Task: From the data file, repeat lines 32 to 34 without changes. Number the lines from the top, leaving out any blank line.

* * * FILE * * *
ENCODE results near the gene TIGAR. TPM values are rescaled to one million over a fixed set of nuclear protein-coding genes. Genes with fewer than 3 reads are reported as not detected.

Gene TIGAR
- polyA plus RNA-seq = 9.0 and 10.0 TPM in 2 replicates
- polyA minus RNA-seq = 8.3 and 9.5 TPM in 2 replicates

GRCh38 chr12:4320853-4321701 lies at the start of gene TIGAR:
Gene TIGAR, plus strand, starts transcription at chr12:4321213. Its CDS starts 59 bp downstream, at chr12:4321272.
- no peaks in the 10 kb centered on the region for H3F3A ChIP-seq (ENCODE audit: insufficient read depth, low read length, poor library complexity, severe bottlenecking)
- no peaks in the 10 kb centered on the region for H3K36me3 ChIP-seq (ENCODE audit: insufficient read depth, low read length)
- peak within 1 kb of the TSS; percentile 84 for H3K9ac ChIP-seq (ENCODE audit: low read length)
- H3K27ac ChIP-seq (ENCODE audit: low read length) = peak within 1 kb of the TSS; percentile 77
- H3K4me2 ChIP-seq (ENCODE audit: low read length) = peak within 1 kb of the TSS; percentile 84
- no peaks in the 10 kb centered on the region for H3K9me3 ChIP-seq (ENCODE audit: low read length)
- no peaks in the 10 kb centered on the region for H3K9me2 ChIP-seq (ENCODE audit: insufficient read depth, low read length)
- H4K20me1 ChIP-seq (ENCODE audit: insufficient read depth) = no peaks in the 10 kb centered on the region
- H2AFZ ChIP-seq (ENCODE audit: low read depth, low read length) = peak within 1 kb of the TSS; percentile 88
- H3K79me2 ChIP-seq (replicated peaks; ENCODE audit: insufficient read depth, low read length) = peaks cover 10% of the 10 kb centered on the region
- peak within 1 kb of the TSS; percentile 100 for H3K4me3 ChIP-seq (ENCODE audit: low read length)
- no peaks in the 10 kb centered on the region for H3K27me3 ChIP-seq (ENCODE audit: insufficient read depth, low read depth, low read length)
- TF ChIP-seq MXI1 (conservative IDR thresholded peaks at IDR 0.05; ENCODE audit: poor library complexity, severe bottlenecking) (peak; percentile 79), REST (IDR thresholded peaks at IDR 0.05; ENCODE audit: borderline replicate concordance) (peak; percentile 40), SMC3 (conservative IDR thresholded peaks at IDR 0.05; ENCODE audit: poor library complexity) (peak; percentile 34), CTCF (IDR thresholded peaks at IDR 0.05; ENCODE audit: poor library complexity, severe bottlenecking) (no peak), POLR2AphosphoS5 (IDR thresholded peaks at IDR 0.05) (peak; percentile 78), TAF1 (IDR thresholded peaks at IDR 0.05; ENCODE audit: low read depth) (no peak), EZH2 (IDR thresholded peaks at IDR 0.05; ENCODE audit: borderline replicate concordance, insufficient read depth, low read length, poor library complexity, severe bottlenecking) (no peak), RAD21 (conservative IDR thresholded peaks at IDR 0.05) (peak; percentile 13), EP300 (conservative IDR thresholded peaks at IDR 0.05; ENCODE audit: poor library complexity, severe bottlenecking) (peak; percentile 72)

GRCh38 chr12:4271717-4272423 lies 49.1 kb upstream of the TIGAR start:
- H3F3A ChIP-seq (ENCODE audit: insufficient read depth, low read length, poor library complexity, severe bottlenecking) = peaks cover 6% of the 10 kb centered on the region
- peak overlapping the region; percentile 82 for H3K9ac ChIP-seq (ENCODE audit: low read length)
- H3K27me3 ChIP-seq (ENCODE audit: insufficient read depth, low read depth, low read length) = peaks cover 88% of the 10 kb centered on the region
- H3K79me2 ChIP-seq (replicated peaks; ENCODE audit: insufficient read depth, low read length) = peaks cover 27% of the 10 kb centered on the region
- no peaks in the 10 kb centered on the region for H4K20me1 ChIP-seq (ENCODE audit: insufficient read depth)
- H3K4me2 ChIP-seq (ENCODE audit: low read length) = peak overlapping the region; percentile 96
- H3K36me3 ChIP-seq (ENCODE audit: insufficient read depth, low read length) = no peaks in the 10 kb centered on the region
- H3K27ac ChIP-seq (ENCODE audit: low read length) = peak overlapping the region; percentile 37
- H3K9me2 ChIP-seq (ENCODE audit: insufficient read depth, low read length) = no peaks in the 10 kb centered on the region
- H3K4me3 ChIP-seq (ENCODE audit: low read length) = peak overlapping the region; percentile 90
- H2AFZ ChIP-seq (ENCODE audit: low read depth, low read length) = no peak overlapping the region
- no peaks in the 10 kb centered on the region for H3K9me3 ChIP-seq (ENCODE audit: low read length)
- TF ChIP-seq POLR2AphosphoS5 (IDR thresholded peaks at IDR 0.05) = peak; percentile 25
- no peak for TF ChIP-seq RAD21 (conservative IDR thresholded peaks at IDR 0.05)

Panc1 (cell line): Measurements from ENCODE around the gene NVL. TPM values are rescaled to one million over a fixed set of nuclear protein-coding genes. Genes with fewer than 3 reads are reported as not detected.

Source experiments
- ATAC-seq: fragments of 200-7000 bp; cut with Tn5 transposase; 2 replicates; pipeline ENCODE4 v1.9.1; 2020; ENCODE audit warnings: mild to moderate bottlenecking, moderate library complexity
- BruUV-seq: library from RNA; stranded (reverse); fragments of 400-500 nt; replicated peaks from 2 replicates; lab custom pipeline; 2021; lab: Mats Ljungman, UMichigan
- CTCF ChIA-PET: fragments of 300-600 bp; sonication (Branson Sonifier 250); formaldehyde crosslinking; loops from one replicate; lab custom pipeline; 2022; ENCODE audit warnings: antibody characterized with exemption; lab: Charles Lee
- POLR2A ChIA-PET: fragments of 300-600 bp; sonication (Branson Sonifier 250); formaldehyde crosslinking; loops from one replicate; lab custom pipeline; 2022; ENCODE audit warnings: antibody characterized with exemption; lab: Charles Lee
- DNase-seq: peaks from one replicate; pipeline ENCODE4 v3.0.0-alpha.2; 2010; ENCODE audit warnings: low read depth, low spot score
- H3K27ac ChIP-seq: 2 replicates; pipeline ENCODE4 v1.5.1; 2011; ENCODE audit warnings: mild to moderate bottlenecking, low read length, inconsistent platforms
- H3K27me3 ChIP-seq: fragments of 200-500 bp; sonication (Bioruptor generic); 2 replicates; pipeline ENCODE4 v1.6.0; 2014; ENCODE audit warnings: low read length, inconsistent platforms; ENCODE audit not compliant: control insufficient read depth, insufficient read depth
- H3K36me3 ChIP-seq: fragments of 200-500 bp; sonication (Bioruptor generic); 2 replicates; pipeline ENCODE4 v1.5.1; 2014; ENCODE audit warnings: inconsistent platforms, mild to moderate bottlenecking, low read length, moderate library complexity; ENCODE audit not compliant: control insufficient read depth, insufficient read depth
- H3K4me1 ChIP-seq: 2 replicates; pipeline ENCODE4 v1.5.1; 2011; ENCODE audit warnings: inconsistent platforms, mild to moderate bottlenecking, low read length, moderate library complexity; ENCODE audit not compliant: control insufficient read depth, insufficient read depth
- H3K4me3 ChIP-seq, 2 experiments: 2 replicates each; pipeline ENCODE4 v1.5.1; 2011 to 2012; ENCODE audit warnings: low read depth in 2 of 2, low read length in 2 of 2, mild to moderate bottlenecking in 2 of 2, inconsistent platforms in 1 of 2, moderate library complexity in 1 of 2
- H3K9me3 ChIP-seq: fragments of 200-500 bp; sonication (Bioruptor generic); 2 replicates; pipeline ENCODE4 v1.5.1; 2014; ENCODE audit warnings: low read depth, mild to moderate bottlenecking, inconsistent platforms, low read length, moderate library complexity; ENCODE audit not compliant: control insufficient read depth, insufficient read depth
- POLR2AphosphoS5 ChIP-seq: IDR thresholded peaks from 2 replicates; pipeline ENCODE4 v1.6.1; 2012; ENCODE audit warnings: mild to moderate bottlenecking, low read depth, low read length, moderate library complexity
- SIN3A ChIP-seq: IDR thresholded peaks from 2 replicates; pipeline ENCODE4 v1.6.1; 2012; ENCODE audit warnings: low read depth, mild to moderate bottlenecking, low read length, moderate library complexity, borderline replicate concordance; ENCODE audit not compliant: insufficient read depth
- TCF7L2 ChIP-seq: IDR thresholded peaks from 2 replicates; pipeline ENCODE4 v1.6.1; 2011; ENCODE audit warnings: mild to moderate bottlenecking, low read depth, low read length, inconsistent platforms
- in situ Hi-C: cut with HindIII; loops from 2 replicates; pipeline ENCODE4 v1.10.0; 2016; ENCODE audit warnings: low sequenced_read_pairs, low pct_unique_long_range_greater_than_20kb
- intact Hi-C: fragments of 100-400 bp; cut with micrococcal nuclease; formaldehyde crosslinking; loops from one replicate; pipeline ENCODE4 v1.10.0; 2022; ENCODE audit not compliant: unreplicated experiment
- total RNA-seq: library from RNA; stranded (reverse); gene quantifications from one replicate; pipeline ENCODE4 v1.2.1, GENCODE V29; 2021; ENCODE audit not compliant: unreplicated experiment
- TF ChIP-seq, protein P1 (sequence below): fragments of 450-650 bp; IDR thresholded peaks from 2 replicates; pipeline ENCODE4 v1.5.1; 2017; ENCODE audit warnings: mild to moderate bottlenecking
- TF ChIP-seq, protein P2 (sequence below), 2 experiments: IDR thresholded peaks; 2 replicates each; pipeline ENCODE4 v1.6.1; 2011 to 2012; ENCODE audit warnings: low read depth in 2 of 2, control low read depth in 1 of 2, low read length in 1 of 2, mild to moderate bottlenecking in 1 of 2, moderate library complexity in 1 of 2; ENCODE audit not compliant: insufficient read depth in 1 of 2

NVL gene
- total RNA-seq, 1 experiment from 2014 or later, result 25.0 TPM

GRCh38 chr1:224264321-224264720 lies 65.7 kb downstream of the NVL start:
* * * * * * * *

- no peaks in the 10 kb centered on the region for H3K9me3 ChIP-seq (ENCODE audit: low read length)
- TF ChIP-seq POLR2AphosphoS5 (IDR thresholded peaks at IDR 0.05) = peak; percentile 25
- no peak for TF ChIP-seq RAD21 (conservative IDR thresholded peaks at IDR 0.05)